It’s true what they say – if it’s not one thing, it’s another. This week it’s mites on the chickens. Mites! I knew because little things were crawling on the eggs when I collected them Thursday. This was my first real “situation” regarding the chickens and I was very upset about it. These ten hens have become good companions and I don’t like to think of anything bad happening to them.
What to do about the mites? My first question with any chicken situation is, “What would Grandpa Fred do?” Grandpa Fred knew everything about chickens and I am sad that he’s not here with me now. He’s even referenced in several chicken books that I read. He’s not listed as Grandpa Fred. He’s listed as Fred P. Jeffrey. Grandpa Fred would tell me to dust the chickens with Sevin. Would have. His advice was from another era. I wonder if he would give the same advice today. Sevin kills the mites, for sure, and it also kills honeybees. I don’t want to kill the bees.
My challenge is clear: get rid of the mite infestation without harming the chickens or killing the honeybees. I identified the mites as Northern Fowl mites. They can be killed with diatomaceous earth – a powdery substance that is made up of fossil parts. The sharp edges of the little fossil parts cut the mites and they dry out, then die. Sounds good. DE, as it is called, was one of my primary weapons for killing the mites. The second was an enzyme spray called Poultry Protector (made by MannaPro). I also used several other means for cleaning the coop and deterring the mites from returning.
I had identified the mite problem just as it exploded. I’ve been treating for two days now, and I’m not done yet. I still don’t know how this story will end, but I’m hoping it will be positive.
The first step was to clean out the coop. I scooped out the inches of pine shavings, then swept it clean. Even with the coop completely swept I could still see mites crawling on the walls and floor. I boiled a pot of water and threw in some dried thyme. Thyme is a powerful disinfectant. When the water cooled I sponged down the entire coop. I brought out an old toothbrush and scrubbed the corners clean.
After the coop was swept and washed I sprinkled fresh garlic powder all over it. I figured if garlic is a cure-all and it also keeps vampires away, it might work to keep the mites away. I took the entire package of Kilpatrick Family Farm garlic powder and coated the coop. Then I mixed in a spray bottle some water, tea tree oil, and lemongrass oil. I sprayed every surface in the coop with this mixture. Now the chicken coop smelled like garlic and lemon. Oh my, the chickens are lucky I don’t eat meat! Otherwise I might have gotten hungry for lemon chicken.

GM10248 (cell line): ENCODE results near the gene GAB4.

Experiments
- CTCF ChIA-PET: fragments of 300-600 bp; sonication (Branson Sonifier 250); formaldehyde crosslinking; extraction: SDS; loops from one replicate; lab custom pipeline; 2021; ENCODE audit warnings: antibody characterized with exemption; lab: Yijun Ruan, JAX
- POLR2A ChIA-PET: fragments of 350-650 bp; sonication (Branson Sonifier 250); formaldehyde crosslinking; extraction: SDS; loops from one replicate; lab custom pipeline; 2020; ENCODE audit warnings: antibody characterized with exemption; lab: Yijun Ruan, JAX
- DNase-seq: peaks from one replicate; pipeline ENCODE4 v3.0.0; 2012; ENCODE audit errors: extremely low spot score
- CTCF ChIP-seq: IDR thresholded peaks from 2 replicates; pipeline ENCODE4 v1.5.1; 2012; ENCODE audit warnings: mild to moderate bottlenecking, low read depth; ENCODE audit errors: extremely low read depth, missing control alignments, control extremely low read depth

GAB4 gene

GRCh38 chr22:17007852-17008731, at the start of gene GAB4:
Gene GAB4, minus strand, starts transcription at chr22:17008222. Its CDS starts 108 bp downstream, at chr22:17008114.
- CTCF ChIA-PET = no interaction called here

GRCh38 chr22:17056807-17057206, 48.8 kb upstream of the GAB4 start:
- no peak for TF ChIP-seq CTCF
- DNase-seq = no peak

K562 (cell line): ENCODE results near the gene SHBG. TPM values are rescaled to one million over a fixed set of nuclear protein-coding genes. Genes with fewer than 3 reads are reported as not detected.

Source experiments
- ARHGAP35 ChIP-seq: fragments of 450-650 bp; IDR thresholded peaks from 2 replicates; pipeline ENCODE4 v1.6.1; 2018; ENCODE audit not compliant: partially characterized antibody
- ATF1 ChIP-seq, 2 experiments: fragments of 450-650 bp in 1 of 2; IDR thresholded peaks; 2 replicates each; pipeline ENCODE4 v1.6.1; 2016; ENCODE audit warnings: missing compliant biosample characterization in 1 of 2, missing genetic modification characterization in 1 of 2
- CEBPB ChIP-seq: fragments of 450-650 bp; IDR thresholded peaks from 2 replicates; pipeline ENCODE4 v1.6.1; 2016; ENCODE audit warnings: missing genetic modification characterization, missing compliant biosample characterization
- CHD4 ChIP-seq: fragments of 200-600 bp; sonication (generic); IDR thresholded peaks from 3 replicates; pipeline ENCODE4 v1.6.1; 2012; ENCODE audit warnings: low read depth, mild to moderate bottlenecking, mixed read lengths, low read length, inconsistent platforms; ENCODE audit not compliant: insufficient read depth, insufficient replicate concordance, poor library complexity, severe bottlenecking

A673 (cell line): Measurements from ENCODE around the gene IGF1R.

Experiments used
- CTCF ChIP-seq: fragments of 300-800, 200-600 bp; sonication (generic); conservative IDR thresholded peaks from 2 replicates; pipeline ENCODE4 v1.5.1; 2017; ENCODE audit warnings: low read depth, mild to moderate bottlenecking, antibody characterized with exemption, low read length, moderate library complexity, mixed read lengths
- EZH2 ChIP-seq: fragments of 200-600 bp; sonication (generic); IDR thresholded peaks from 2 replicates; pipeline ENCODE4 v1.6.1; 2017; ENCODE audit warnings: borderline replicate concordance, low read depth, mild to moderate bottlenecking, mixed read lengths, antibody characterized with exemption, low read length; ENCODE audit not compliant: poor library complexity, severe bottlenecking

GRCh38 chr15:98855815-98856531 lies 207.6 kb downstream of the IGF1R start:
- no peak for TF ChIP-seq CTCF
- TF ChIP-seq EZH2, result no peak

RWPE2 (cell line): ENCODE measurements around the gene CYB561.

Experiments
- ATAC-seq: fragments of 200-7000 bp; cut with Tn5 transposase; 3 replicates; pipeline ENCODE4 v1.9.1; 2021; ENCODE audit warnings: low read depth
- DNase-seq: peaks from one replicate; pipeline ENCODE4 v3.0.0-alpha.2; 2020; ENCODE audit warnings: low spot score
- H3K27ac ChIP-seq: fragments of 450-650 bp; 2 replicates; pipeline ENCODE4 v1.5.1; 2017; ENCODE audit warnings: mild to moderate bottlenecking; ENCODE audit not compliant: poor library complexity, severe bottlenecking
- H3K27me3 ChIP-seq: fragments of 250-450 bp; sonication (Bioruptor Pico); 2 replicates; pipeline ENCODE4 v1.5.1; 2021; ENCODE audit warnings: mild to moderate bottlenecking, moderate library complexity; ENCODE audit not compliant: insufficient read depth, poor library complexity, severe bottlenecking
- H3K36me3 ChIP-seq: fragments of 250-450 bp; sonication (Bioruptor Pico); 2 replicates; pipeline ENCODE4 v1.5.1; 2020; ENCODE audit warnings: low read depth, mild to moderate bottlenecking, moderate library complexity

The coop was swept, washed, sprinkled with garlic powder and sprayed with essential oils. A fresh start! I put down a layer of DE. Knowing I would have to clean the coop a few more times in the next few days, I decided to make things easy and before I put down shavings, I laid down a layer of newsprint. On top of the newsprint went more DE, then a fine layer of shavings. I dusted the roosts with DE and poured some into the soil below, where the chickens regularly take dust baths.
Now the coop was clean. It was time to clean the chickens. Mites live in their feathers and they suck their blood. Yuck. If they are given enough time, the mites will make the chickens sick and they can die. A good place to spot the mites is near the vent. Feathers will become dirty and brown because the mites leave their feces everywhere they go.
I have no photos of the mites on the chickens. Sorry!
One of my chickens stood out as having the most mites – Fuzzybottom. Oh, her bottom is so fuzzy, and it was such a shame to see it so brown.
To treat the chickens I took a dress sock and stuffed it with DE (sadly I didn’t have any pantyhose on hand. They would have worked great). I went out and patted each chicken down with the sock. The DE puffed out of the sock evenly and easily. I dusted their bottoms and put them to bed.
After dark, when the chickens were on their roost, fast asleep, I went in and inspected with a flashlight. Poor Fuzzybottom was crawling with mites. They were all over her skin and feathers. I spritzed her liberally with Poultry Protector. When I say liberally, I mean I used quite a bit of the bottle. She was soaking wet and not happy about it, even in her sleep. I spritzed a few others as well.
Today is the following day. I cleaned out the coop again, removing the shavings and the newsprint. Another round of essential oil spray, DE, newsprint, more DE, then shavings. I found some mites in the coop today. Not as many as yesterday, and these were much smaller (newly hatched, probably). The chickens spent a glorious warm day roaming the yard and dust bathing in the sun. I checked the chickens in the afternoon and did not find any mites on them. Night came and I once again went out with a flashlight to inspect. I was so happy to see that Fuzzybottom had no lives mites on her at all. I checked the others and found that they were all clean. Whew – what a big relief. I have so much emotion invested in these chickens. I really cannot stand it when they are ill.
Tomorrow I’ll clean the coop again and see where we stand with the mites. I bought a container of chemical powder just in case. I hope I don’t have to use it. Updates to come.